Hyundai i20 vs Skoda Fabia vs Suzuki Baleno
Good budget cars like Hyundai's i20 and Skoda's Fabia keep their thriftiness under wraps, but is the latest Suzuki Baleno the new austerity champ?...
Skoda Fabia 1.2 TSI 90 SE
List price £13,600
Target Price £12,492
The Fabia isn't only our mid-priced small car of choice, it's also our favourite small car at any price.
Suzuki Baleno 1.0 Boosterjet SZ-T
List price £12,999
Target Price £12,999
An all-new model that comes generously equipped even in its entry-level guise, as tested here.
Suzuki has impressed us for some time with the fast and characterful Swift Sport, but the workaday Swift 1.2 – fun and affordable as it is – can’t compete with the best small cars. However, the Japanese company has now introduced the five-door-only Baleno. It’s bigger, more efficient and – with the new 1.0-litre turbo three-cylinder petrol engine tested here – faster than the Swift, with an impressive equipment list to boot.
It enters one of the toughest classes, though. To prove its mettle, the Baleno must face our Small Car of the Year for both 2015 and 2016: the roundly impressive Skoda Fabia, which delivers space, neat handling and decent levels of kit on a budget.
Completing our line-up is the Hyundai i20. Like the Baleno, it has a peppy new 1.0-litre three-cylinder engine that might just be capable of embarrassing the Skoda’s more traditional four-cylinder 1.2.
What are they like to drive?
The Skoda Fabia’s four-cylinder engine is undoubtedly fit for purpose, but the smaller three-cylinder engines in the Hyundai i20 and Suzuki Baleno easily outshine it for performance, character and flexibility. The i20 and Baleno duck below 10sec for the 0-60mph dash, plus both pull comfortably from very low revs and emit a fun, almost sporty noise.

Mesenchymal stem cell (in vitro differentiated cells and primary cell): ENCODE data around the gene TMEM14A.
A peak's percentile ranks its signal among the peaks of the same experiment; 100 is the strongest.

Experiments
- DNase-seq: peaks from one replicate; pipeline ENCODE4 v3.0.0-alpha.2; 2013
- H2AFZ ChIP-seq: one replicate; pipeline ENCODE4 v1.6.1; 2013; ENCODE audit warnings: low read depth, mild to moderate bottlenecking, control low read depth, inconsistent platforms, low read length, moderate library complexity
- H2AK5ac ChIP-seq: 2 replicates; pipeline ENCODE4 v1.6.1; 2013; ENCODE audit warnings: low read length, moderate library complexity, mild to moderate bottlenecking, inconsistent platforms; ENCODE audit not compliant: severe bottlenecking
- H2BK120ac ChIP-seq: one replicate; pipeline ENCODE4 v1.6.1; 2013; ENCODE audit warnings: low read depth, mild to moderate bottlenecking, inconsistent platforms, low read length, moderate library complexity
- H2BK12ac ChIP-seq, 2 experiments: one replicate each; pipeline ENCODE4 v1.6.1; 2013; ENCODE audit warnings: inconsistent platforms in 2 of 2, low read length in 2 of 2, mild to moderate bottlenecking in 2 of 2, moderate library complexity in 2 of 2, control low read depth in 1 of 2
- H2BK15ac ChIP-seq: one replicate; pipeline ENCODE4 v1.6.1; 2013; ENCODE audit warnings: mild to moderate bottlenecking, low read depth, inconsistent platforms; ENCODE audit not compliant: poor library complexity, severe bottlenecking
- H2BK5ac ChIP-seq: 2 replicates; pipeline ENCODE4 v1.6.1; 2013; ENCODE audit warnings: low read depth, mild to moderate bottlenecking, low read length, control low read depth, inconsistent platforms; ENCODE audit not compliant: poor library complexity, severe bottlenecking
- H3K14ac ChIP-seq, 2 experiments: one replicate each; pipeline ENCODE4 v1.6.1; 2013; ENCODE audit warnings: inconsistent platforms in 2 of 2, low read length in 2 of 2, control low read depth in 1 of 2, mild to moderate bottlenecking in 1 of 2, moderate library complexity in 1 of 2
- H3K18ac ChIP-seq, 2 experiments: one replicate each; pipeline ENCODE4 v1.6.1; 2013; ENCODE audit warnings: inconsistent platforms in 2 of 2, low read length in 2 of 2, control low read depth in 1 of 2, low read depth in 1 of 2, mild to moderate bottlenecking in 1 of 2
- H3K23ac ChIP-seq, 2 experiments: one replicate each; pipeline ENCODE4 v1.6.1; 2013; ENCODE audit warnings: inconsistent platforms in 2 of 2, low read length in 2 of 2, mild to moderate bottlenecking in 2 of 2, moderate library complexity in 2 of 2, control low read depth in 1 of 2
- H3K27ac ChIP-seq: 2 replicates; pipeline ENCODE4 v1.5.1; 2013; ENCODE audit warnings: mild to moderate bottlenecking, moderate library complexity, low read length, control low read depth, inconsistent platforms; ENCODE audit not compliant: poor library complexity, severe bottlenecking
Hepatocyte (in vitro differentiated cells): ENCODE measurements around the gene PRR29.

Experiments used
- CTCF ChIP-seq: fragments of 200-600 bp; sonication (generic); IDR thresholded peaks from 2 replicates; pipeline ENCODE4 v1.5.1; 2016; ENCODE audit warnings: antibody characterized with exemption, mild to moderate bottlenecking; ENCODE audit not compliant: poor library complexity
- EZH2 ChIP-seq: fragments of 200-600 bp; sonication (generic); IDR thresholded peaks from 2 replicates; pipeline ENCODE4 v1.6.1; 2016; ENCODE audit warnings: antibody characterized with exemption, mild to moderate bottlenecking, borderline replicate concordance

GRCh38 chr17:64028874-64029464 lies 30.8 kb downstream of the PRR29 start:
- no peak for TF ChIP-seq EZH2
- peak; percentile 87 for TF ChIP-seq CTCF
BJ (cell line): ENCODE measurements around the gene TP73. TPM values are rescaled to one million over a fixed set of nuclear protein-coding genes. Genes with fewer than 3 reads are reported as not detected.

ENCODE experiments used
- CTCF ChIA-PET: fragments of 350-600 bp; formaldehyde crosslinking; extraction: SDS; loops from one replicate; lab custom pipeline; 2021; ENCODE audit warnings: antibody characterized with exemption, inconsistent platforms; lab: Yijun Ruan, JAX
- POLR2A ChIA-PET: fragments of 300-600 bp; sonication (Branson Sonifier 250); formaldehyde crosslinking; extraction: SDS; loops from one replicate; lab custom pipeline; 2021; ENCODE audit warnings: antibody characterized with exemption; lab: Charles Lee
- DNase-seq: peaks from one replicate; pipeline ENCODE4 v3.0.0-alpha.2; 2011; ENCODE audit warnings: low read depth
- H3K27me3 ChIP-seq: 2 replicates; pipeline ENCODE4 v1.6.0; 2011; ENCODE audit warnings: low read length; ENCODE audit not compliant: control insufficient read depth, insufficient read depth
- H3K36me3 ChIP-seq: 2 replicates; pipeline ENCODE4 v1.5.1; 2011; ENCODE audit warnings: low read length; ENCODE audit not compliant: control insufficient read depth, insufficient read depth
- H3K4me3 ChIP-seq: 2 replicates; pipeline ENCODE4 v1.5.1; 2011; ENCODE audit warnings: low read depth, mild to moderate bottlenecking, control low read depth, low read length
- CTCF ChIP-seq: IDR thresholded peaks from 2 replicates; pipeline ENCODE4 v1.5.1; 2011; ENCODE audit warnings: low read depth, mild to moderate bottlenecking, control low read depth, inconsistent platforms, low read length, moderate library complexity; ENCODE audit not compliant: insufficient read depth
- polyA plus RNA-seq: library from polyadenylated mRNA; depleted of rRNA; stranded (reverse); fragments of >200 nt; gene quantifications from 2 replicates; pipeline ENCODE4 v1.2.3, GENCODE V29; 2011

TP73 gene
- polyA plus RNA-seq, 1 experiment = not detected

The Fabia takes a more leisurely 10.6sec to reach 60mph from a standstill and it isn’t as strong from low revs. You have to work it harder in general, although it does rev more smoothly than the burbling three-cylinder engines. Of those, it’s the superior oomph of the Baleno’s engine that gives it the edge over the i20’s, which also suffers from vibration when the car is stationary.
All have five-speed manual gearboxes. The i20’s and Fabia’s fairly short, precise shift actions show up the Baleno’s notchy, loose-feeling change. Despite the absence of a sixth gear, all three engines are relatively hushed at a typical motorway cruise, although there’s noticeable road noise across the board and the Baleno also loses points for prominent wind noise.
The Baleno’s steering doesn’t self-centre very well on the motorway, so you have to make frequent corrections to keep it tracking steadily in the lane. The i20 and, in particular, the Fabia feel more composed at motorway pace.
Venture onto country roads and the Baleno’s steering disappoints again, offering very little feedback and inconsistent weighting. There’s also pronounced body roll if you lift off the accelerator while cornering.
'The i20 and Baleno have tyres that are good for economy but bad for grip'
The i20 and Baleno have low-resistance tyres as standard, which are good for economy but reduce grip. The Fabia, with its conventional rubber, feels most planted through corners and has the least body roll and most natural feeling steering.
The i20 stays fairly upright through corners, but its steering is needlessly heavy at speed and it feels artificial. In urban use, the steering is suitably light in all three, but the Baleno’s wheel needs more twirling than the others in tight corners.
The i20’s relatively firm and noisy suspension is quite unsettled over patchwork urban roads, and it bobs over small bumps and scars, even at higher speeds. The Fabia thumps a bit, too, but it is more forgiving than the i20 and more inclined to settle as it picks up speed. The softly sprung Baleno is composed for the most part, but it still feels choppy over poor town roads.